I really enjoyed David Brooks’ column in Friday’s New York Times. He gave a spot-on (and affectionate) description of Israel-in-the-street.
Some memorable lines: “Israel is a country held together by argument.” (No one who has visited Israel even once would argue with that. Brooks was on his 12th trip when he wrote it.)
“The politicians go at each other with a fury we can’t even fathom in the U.S.” (Well, actually, I would challenge that observation; there was plenty of fury in the last presidential election.)
And then there was an anecdote about a friend who called information for the phone number of a restaurant, only to be told by the operator, “You don’t want to eat there.” (That’s not just Israeli, of course; I recognize it as a certain kind of old-fashioned “Jewish” behavior. Anyone who used to go to Steinberg’s, the midtown dairy restaurant – now defunct – remembers being “advised” by the know-it-all waiters as to what to order, and you were treated with scorn if you did not do as you were told.)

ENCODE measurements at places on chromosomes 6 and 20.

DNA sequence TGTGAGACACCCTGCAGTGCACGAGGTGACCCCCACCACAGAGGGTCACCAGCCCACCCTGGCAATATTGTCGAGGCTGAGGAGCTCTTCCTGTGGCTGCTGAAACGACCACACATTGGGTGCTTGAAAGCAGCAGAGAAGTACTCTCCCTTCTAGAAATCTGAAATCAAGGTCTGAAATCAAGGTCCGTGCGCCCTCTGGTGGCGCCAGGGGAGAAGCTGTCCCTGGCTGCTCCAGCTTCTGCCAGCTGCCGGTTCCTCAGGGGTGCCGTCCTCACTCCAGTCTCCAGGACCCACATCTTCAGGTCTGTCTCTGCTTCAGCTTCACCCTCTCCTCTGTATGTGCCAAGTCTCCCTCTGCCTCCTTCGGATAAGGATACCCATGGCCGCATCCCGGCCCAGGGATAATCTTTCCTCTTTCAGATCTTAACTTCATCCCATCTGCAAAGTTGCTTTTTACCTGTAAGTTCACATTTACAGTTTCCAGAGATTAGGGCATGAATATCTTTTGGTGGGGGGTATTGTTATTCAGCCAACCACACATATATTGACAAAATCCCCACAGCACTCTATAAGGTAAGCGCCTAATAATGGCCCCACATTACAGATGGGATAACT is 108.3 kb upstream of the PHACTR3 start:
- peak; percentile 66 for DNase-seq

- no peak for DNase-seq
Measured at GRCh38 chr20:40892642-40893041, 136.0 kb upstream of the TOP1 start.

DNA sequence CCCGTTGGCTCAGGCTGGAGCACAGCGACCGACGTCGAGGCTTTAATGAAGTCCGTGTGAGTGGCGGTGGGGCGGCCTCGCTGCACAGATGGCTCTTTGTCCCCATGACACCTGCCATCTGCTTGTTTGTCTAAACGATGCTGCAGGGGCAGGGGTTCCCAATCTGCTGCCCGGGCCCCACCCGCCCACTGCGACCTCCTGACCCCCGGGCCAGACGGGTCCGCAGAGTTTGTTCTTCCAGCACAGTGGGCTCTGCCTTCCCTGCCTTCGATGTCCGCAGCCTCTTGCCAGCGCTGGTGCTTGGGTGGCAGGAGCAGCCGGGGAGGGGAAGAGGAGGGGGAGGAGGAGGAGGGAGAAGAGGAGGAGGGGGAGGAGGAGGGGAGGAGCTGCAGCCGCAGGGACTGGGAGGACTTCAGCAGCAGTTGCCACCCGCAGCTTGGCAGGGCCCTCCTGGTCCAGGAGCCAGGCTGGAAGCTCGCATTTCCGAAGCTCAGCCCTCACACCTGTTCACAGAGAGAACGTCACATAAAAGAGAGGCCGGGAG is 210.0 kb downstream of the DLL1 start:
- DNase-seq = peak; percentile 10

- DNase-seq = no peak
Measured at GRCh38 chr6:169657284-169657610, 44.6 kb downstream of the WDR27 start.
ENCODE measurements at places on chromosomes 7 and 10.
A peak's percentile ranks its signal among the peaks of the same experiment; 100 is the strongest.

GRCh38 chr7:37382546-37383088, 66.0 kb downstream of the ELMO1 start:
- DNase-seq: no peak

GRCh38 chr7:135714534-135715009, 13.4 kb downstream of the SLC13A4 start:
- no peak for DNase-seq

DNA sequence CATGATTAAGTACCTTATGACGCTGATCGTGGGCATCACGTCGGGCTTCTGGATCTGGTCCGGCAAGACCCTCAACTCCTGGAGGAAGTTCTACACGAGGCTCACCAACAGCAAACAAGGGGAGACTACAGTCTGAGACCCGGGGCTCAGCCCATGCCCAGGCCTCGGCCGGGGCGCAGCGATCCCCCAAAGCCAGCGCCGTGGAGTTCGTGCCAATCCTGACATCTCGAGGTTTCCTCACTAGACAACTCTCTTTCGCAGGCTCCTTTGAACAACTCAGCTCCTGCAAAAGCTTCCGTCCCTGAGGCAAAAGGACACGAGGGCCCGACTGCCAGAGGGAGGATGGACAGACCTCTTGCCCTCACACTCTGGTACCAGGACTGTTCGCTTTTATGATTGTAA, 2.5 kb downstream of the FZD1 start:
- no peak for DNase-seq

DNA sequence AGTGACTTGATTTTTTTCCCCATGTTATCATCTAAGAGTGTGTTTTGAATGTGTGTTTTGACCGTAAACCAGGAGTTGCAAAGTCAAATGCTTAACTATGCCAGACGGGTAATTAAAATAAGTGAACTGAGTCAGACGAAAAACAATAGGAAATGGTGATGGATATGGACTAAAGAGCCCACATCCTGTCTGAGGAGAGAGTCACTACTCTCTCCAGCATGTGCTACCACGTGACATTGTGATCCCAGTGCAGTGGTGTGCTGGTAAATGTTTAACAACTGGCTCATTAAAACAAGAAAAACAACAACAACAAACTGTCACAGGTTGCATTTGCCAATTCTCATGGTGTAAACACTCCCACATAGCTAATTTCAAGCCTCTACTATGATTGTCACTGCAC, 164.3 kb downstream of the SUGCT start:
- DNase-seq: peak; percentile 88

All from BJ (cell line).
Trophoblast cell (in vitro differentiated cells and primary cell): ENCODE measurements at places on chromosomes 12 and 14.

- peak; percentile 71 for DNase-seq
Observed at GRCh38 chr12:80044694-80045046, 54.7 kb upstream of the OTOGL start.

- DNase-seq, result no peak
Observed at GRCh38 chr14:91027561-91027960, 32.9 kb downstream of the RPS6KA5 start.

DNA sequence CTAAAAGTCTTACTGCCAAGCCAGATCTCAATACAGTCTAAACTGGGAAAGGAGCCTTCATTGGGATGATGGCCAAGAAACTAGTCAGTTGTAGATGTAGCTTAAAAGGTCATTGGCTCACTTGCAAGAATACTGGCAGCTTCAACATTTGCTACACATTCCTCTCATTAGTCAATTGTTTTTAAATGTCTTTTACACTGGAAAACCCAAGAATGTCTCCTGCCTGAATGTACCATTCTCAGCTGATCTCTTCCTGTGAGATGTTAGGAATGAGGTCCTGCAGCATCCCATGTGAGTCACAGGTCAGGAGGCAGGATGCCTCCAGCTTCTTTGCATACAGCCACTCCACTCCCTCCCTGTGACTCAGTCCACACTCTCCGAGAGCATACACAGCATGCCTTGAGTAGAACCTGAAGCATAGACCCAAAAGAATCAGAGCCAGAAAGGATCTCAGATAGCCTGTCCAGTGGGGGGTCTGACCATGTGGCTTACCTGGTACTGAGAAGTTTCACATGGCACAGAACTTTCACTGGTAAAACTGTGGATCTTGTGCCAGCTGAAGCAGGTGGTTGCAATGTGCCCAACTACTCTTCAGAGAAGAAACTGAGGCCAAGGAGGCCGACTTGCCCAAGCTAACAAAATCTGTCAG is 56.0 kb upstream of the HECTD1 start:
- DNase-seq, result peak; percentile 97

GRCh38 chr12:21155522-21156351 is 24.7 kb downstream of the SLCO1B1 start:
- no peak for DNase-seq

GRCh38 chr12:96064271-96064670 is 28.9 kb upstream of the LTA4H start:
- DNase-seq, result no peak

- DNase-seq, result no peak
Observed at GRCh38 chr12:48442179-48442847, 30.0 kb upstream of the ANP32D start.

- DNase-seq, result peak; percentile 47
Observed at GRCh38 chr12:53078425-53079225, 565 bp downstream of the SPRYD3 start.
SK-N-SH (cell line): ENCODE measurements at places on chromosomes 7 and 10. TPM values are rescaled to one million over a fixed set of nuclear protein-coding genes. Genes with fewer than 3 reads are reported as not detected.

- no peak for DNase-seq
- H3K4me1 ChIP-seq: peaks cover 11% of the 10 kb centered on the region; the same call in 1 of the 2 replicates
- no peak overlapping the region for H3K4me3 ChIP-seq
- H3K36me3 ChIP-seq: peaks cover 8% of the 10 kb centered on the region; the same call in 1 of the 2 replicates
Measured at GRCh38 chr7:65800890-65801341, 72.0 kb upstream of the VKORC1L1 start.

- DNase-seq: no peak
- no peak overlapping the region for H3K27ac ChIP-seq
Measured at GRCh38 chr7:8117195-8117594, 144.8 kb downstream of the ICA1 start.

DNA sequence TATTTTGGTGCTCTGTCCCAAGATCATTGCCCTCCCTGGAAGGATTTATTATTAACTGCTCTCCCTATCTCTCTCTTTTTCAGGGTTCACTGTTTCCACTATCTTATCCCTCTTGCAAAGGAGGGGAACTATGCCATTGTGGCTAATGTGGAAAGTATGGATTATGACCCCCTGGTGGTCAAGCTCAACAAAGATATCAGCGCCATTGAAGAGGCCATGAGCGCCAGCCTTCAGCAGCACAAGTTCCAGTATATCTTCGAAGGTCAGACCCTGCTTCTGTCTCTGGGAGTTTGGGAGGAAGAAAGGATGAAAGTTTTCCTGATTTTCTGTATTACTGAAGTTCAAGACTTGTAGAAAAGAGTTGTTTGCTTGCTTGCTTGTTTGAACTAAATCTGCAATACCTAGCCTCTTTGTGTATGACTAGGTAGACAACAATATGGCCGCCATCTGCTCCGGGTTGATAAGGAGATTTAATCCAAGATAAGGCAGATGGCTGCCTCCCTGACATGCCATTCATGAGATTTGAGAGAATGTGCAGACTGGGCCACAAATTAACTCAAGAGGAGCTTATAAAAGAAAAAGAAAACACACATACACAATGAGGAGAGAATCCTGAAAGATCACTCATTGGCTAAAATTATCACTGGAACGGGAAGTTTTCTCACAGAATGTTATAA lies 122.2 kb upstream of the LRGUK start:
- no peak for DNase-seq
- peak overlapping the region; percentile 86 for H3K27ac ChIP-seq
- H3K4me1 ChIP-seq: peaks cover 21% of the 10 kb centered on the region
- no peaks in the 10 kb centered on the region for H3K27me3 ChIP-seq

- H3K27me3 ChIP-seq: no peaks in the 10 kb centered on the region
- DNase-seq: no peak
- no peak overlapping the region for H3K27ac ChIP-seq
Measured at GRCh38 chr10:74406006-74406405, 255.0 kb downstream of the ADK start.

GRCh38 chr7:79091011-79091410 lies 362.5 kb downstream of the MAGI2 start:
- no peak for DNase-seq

Brooks writes, “As an American Jew, I was taught to go all gooey-eyed at the thought of Israel, but I have to confess, I find the place by turns exhausting, admirable, annoying, impressive, and foreign.”
He shares insights as well as sights, noting that “Israel is stuck in a period of frustrating stasis. Iran poses an existential threat that is too big for Israel to deal with alone. Hamas and Hezbollah will frustrate peace plans, even if the Israelis do everything right.”
Spot-on, as I said. Sad but true.